- Speaking of England… Shout-outs to Yousef, who’s been around for quite a while, and has also supported SUMO.
Ongoing reminder #1: if you think you can benefit from getting a second-hand device to help you with contributing to SUMO, you know where to find us.
- Ongoing reminder #2: we are looking for more contributors to our blog. Do you write on the web about open source, communities, SUMO, Mozilla… and more? Do let us know!
- Ongoing reminder #3: want to know what’s going on with the Admins? Check this thread in the forum.
- We a
- Ongoing reminder: We have a training out there for all those interested in Social Support – talk to Madalina or Costenslayer on #AoA (IRC) for more information.
- Huge thanks to everyone who contributed to the troubleshooting of an erroneously repeated email notification sent out last week to one of our new contributors.
- for Android
- Version 47 launched – woohoo!
- Final reminder:
- Version 47 launched – woohoo!
- for Desktop
- Version 47 support discussion thread.
- The new version includes
- Add-ons using FUEL are no longer supported.
- The whitelist for activating plugins through clicking has been removed, except for Flash.
- More details about all of the above (and more – web encryption, security fixes) can be found in the release notes.
- Version 47 support discussion thread.
- for iOS
- Firefox for iOS 5.0 should be with us in approximately 3 weeks! It should be out
That’s it for this week – next week the blog post may not be here… but if you keep an eye open for our Twitter updates, you may see a lot of smiling faces.
What a brilliant idea!
For the longest time HTML5 specified, and advised developers, that it no longer mattered what the number (1 to 6) was in a heading element (when used in conjunction with sectioning elements). What mattered was the nesting level of the H1-h6 in sectioning elements, just like the X<H>TML promised land, but better as it recycled current heading elements. This concept was embraced by many a web standards afficianado and has been spread far and wide by web standards evangelists, in speeches, articles and books.
How the outline should work: using nested
<body> <h1>top level heading (parent sectioning element is body)</h1> <section> <h1>2nd level heading (nested within one sectioning element)</h1> <section> <h1>3rd level heading (nested within 2 sectioning elements)</h1> </section> </section> </body>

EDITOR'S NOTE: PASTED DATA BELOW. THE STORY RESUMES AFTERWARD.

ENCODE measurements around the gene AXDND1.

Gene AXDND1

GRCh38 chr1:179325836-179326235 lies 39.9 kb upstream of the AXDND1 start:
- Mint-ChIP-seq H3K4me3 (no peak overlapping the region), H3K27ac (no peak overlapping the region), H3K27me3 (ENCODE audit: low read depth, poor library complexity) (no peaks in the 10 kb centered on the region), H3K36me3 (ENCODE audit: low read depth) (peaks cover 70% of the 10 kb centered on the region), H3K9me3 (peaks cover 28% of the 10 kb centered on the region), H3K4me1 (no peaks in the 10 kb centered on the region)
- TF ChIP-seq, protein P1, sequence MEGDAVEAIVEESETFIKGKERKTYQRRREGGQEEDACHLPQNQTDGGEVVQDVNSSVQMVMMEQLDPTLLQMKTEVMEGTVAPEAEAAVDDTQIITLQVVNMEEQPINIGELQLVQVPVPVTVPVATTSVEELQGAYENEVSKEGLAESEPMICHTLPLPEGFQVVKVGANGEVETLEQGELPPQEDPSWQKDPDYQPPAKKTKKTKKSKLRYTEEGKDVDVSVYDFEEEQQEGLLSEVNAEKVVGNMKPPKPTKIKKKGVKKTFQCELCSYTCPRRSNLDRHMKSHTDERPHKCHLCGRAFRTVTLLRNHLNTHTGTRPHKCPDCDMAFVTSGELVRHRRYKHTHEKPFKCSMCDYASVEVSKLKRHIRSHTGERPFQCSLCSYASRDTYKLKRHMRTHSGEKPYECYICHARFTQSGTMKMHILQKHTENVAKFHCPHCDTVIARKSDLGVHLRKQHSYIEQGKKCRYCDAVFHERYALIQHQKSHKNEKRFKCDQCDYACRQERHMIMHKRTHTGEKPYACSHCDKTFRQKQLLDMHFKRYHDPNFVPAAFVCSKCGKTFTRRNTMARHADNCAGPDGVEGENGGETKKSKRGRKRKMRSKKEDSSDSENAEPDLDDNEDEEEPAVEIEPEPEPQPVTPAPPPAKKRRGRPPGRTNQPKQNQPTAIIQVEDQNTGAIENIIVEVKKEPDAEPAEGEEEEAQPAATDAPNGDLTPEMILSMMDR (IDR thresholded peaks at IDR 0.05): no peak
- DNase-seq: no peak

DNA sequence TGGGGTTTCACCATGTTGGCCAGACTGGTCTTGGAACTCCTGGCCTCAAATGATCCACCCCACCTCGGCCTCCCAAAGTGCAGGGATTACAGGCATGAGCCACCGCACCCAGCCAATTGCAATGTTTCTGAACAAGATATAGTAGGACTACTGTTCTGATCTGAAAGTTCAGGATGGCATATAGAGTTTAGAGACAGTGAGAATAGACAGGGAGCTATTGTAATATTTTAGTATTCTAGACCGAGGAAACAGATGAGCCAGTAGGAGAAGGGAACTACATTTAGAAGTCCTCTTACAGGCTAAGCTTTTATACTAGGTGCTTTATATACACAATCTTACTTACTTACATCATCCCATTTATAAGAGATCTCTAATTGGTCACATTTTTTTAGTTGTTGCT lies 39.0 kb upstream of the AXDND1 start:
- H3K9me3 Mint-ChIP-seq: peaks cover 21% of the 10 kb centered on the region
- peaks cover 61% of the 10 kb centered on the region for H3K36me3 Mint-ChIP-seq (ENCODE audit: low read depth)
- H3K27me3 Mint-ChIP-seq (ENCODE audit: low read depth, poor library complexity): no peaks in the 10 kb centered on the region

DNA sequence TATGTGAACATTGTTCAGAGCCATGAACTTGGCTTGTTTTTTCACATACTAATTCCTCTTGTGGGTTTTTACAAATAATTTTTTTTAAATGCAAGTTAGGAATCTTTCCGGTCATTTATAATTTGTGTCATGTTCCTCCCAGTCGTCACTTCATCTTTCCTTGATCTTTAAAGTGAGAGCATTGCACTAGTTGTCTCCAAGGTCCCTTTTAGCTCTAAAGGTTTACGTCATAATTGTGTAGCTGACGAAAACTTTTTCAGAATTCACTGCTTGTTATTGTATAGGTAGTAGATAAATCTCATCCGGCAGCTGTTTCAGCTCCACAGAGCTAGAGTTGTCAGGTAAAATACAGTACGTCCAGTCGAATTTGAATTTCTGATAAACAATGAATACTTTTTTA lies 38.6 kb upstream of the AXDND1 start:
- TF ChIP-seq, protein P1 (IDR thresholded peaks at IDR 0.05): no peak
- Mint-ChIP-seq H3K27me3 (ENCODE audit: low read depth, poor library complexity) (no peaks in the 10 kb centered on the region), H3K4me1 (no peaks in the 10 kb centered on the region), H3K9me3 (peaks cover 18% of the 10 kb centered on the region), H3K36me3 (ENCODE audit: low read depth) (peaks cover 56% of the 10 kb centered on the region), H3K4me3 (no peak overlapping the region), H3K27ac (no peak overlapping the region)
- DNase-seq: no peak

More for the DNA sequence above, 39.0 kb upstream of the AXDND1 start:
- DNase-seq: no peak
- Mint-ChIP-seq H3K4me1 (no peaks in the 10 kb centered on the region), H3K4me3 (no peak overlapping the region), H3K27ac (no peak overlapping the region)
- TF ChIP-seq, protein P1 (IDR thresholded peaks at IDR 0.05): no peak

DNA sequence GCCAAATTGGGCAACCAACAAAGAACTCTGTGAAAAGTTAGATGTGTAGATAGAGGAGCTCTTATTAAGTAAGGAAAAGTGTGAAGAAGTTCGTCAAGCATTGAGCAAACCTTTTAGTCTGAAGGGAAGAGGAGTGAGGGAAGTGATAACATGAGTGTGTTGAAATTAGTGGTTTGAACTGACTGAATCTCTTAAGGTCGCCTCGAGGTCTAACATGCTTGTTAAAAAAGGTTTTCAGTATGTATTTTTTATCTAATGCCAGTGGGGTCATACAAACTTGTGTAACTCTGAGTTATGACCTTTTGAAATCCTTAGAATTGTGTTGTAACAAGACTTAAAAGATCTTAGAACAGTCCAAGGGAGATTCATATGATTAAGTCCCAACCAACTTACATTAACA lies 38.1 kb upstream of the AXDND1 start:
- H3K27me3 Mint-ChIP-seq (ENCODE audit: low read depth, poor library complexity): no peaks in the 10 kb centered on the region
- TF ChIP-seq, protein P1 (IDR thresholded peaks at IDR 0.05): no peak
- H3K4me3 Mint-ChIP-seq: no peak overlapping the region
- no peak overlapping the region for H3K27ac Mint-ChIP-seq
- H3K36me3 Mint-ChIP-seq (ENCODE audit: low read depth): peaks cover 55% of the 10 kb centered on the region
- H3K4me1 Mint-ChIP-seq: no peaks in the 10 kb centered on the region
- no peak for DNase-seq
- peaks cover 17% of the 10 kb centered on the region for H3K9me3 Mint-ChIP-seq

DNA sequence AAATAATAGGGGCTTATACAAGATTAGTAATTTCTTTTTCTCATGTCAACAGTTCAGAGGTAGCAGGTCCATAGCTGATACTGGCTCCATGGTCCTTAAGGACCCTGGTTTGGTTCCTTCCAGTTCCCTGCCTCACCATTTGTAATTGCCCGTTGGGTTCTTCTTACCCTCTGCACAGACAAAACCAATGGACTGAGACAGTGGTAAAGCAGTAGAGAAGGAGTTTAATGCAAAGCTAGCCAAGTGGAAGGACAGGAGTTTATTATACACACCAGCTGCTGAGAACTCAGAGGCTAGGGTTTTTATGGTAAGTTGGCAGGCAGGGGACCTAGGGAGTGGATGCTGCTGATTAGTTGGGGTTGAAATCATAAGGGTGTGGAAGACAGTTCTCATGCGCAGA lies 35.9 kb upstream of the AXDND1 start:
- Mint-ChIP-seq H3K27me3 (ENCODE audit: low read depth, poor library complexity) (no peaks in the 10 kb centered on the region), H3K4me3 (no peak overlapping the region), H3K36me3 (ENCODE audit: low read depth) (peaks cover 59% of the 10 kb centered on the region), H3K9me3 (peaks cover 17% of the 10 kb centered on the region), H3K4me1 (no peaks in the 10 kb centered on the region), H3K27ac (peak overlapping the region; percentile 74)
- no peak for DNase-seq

→ top level heading → → 2nd level heading → → → 3rd level heading
Trouble in outline nerdvana
Document outline semantics exposed by browsers and assistive technology:
→ top level heading → top level heading → top level heading
Brilliant as it is, this idea as specified has not been taken up by user agents. So after 7 years or more we have a concept without interoperable implementations (super sad face).
For the last few years, the HTML5 specification has included a warning about the lack of implementations and has suggested that the document outline algorithm not be relied upon to convey heading semantics to users. Recently this has been taken a step further. Now the HTML 5.1 specification requires developers to use
h1-h6 to convey document structure. The simple reason for this change is that the HTML5 document outline is not implemented and despite efforts to get it implemented, the general response from user agent developers has not been enthusiastic. You can read the updated advice and requirements in the HTML 5.1 specification
Comments or questions? Bring ’em on!
Update 21/06/16 – Heading-level outline view
You can now check the heading-level outline of a page using the W3C HTML checker or the W3C markup validation service (same output different UI) with thanks to Mike[TM]Smith. It is provided alongside the structural outline, so you can compare semantic reality and theory.